T0

T1

T2

Survey

Other measuresa

Demographics/SES

REDCap database questions on demographics/highest completed education

T0

  

Survey

Acculturationb

Vancouver Index of Acculturation (VIA)

T0

  

Survey

Medical comorbidities

Katz/Charlson Comorbidity Index

T0

  

Survey

Neighborhood walkability

Neighborhood Environment Walkability Scale-Abridged (NEWS-A)

T0

  

Survey

Smoking

NHANES survey items

T0

  

Survey

T0 baseline, T1 30 day follow-up, T2 90 day follow-up

a These constructs, though not linked explicitly to specific aims, are considered to be critical covariates, likely to be associated with outcomes, which will be measured to evaluate the success of the randomization

b Measured for non-African American participants only

Randomization & blinding

After baseline data have been collected and participants have dispersed, we utilize a computerized randomization procedure stratified by site and gender to assign participants to either the intervention or the control (wait-list) arm. The randomization procedure is programmed into Research Electronic Data Capture (REDCap), a secure web application for building and managing online surveys and databases [32]. A randomization allocation table was created using random permuted blocks with randomized block sizes 2, 4, 6 and is uploaded into REDCap. Smaller block sizes are used to distribute participants within either group as evenly as possible.

One designated research assistant is un-blinded for the duration of the study and works with senior center staff to schedule the WTW intervention sessions. Senior center staff call participants to inform them of their scheduled intervention session. While the case manager group leaders administer WTW, the same un-blinded research assistant attends sessions to take attendance and monitor fidelity to the curriculum using a standardized checklist of all the major teaching points of each intervention session (see Additional file 1: Appendix A). Other (blinded) project staff members maintain regular telephone contact with participants in both arms of the study to remind them to wear their pedometers but without explicitly prompting physical activity or walking. Project staff who are in the field collecting data are blinded to the participant assignment group for the entire study duration.

All participants in both the intervention and control groups receive the same frequency of contact from study staff (phone call reminders) and the same incentives (pedometers, $25 visa gift card at each data collection time point). We do not refer to the control group as a “wait-list” when speaking with participants and agency staff, but rather refer to that group by the month in which they will start the WTW program, for example, we will compare the “January” group with the “April” group.

Study assignments

Intervention group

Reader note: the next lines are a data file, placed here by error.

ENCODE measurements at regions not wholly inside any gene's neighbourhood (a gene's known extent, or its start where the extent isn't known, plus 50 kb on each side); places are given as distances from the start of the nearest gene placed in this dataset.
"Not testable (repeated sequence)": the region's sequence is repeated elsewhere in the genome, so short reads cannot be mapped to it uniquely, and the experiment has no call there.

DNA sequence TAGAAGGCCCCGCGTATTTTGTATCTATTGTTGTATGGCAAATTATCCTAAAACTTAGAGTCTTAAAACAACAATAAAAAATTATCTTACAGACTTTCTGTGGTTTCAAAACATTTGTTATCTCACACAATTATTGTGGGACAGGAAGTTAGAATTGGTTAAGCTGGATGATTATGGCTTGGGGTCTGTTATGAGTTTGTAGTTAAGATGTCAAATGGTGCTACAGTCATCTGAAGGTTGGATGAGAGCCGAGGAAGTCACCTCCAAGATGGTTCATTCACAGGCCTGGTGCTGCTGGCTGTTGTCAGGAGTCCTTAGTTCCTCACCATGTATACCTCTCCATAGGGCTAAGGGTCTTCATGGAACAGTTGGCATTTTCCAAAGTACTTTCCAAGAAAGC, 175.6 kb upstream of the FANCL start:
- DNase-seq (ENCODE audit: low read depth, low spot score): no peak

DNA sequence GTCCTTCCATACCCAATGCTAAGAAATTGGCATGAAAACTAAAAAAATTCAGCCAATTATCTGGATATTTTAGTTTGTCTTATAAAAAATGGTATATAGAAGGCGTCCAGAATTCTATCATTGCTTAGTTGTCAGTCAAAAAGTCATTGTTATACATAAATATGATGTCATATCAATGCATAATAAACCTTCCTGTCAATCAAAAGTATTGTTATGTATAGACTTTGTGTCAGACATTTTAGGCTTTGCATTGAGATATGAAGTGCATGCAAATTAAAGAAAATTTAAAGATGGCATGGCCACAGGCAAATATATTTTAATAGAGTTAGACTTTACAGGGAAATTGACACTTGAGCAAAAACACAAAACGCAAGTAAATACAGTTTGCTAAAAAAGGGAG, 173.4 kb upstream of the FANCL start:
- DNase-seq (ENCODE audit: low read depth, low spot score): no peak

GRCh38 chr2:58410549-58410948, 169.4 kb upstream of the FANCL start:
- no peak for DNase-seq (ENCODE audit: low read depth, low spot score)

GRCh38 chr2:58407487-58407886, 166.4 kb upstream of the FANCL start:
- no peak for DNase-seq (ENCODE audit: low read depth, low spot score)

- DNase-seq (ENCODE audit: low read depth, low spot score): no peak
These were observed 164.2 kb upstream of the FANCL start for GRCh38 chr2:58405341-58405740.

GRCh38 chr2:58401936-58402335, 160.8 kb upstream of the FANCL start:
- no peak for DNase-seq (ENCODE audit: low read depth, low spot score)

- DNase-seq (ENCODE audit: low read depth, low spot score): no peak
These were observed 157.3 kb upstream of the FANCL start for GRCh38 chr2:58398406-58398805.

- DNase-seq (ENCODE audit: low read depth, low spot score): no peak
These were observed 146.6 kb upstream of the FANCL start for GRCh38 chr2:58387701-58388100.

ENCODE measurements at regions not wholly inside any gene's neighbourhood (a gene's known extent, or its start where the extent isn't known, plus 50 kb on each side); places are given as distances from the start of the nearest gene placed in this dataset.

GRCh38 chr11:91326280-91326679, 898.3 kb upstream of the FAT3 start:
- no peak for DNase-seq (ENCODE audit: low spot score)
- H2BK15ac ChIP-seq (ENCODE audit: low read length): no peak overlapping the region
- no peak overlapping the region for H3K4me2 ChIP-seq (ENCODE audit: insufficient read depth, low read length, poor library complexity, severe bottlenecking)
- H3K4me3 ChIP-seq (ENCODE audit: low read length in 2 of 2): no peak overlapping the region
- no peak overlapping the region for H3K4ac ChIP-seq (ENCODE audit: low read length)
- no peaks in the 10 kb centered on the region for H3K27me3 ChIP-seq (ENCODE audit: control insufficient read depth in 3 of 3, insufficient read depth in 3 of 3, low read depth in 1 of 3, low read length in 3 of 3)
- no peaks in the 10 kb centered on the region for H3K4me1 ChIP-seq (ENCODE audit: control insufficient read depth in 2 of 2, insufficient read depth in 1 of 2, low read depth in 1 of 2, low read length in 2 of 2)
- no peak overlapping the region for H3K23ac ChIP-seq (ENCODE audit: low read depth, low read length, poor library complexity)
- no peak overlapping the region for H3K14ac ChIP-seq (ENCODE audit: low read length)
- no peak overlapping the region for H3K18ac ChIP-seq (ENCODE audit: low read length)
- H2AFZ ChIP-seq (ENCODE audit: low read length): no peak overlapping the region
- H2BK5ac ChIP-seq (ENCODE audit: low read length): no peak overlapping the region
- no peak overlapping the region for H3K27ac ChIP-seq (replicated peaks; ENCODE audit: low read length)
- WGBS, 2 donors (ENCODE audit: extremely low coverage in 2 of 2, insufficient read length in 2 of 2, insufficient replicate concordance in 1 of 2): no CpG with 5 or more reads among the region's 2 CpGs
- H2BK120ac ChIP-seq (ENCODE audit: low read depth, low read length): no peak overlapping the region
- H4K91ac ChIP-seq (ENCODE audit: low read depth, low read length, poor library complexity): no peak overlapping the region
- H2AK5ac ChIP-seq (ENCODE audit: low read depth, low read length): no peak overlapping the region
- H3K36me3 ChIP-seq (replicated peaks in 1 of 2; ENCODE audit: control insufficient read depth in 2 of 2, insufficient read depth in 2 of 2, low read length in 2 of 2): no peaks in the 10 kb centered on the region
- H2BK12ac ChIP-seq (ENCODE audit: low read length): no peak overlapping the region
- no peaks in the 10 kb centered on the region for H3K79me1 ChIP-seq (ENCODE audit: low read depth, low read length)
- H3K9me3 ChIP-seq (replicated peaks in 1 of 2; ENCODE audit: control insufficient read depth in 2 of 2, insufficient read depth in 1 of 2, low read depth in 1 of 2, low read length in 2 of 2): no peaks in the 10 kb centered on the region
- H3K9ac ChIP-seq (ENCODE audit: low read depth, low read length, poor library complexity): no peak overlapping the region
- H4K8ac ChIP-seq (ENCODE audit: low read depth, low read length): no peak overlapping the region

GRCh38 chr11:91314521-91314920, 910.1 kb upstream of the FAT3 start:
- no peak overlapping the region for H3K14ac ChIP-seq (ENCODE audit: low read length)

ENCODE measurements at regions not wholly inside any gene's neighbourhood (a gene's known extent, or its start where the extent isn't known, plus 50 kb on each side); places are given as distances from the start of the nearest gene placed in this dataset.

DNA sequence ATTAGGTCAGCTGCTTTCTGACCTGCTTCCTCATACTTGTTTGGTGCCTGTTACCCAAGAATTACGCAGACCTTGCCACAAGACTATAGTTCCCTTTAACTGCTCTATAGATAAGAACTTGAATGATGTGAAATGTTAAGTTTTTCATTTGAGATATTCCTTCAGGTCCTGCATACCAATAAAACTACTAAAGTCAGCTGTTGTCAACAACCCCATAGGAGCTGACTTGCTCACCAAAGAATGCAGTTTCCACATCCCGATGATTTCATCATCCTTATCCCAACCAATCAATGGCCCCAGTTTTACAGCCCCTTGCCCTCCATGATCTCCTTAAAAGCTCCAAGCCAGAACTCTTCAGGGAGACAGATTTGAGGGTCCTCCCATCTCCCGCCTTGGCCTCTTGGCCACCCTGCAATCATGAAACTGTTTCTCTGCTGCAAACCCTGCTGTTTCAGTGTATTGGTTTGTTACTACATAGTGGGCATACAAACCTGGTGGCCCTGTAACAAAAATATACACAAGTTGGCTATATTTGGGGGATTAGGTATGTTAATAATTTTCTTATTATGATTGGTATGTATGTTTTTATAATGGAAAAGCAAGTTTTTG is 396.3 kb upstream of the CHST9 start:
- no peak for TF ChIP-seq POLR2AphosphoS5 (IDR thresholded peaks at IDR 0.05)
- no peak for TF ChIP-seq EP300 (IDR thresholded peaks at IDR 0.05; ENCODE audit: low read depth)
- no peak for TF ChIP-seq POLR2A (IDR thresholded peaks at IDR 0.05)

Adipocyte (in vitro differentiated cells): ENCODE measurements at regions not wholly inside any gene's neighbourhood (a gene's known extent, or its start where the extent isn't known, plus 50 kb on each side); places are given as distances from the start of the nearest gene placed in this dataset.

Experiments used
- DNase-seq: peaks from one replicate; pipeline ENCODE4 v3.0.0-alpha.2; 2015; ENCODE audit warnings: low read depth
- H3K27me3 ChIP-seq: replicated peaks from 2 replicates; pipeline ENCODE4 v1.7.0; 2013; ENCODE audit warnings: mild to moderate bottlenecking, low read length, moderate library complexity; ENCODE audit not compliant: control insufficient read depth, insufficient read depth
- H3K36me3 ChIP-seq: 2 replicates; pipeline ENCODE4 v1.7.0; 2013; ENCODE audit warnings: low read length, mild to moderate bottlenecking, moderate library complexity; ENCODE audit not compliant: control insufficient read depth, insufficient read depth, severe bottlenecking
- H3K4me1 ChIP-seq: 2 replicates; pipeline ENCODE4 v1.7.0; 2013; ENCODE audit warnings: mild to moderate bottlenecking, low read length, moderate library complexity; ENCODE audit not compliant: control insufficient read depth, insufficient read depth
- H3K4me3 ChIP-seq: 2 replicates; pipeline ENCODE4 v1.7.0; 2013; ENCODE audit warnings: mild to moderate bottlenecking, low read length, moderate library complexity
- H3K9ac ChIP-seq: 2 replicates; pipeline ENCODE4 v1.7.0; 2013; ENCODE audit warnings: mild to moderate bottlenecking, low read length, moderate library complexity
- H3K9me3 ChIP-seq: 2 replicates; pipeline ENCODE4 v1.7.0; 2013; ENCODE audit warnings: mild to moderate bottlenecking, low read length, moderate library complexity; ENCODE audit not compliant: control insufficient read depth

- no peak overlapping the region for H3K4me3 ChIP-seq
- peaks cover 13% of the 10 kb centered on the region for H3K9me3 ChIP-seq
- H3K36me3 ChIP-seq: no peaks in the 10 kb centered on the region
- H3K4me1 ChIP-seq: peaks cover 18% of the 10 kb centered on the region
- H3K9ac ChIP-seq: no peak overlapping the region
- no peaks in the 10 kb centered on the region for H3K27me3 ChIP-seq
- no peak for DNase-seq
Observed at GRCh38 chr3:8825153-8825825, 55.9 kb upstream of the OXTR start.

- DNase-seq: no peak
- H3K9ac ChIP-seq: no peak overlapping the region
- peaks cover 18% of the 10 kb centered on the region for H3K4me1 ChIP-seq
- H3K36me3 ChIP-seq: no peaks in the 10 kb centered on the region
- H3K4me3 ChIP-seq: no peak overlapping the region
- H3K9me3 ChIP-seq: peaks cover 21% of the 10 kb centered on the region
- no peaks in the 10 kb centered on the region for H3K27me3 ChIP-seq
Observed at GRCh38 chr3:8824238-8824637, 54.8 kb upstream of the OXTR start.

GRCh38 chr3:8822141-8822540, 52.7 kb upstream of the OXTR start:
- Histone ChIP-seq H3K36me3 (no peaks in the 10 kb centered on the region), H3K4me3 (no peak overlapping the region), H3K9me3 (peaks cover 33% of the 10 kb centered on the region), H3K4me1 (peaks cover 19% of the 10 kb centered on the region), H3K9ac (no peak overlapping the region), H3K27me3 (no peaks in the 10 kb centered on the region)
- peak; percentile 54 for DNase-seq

Participants assigned to the intervention group immediately attend the group-based interactive behavioral stroke risk reduction walking intervention led by an in-house case manager after baseline (T0). In addition to reminder phone calls prior to each intervention session, efforts to increase retention and sustain participation in the intervention include scheduling transportation for participants when applicable, as well as notifying participants that attendance will be taken at each session.

Wait-list control group

Participants assigned to the wait-list control group are invited to participate in WTW after follow-up data collection is completed 3 months from baseline (they do not repeat outcome measures at this time). As previously mentioned, control group participants are also given pedometers by blinded RAs, receive the same reminders to wear them, have follow-up data collected at the same time points, and have the same frequency of contact with study personnel as the intervention group throughout the study duration.

Measurements

Data sources

Data sources include FITBIT® Zip pedometers [33], surveys, physical exams, and fingerpricks. The surveys, physical exams, and fingerpricks are administered with each individual at the senior centers by trained bilingual study staff. Surveys are interviewer-administered using REDCap [32], accessed using iPads with internet access. Survey instruments were translated into the native languages of our targeted ethnic groups (Spanish, Mandarin and Korean) a priori through a professional translation company; the accuracy of translations was verified by bilingual study staff as well as by seniors with whom the surveys were piloted prior to trial implementation. Pedometer data are downloaded using the iPads and stored/accessed through the secure FITBIT® website at each data collection time point. All study outcomes, collection time points, and data sources are listed in Table 1.

Primary outcomes

The primary outcome measure is change in walking level from baseline (T0) to 1 and 3 months (T1 and T2) as measured by the FITBIT® Zip pedometers. Physical activity level is supplementarily assessed using the International Physical Activity Questionnaire [34] included in the survey at all three time points. Stroke risk factor knowledge is assessed via survey using the Stroke Action Survey and questions developed by Pancioli et al. [35, 36]. We measure self-efficacy for reducing stroke risk and increasing physical activity. Self-efficacy is best captured by measuring both self-efficacy expectations and outcome expectations [21]. As such, we measure self-efficacy expectations with the General Self-Efficacy Scale [37] and a modified version of the Chronic Disease Self-Efficacy Scale [38] that focuses on self-efficacy for stroke risk reduction; outcome expectations for being physically active is assessed using the Outcome Expectations for Exercise Scale [39].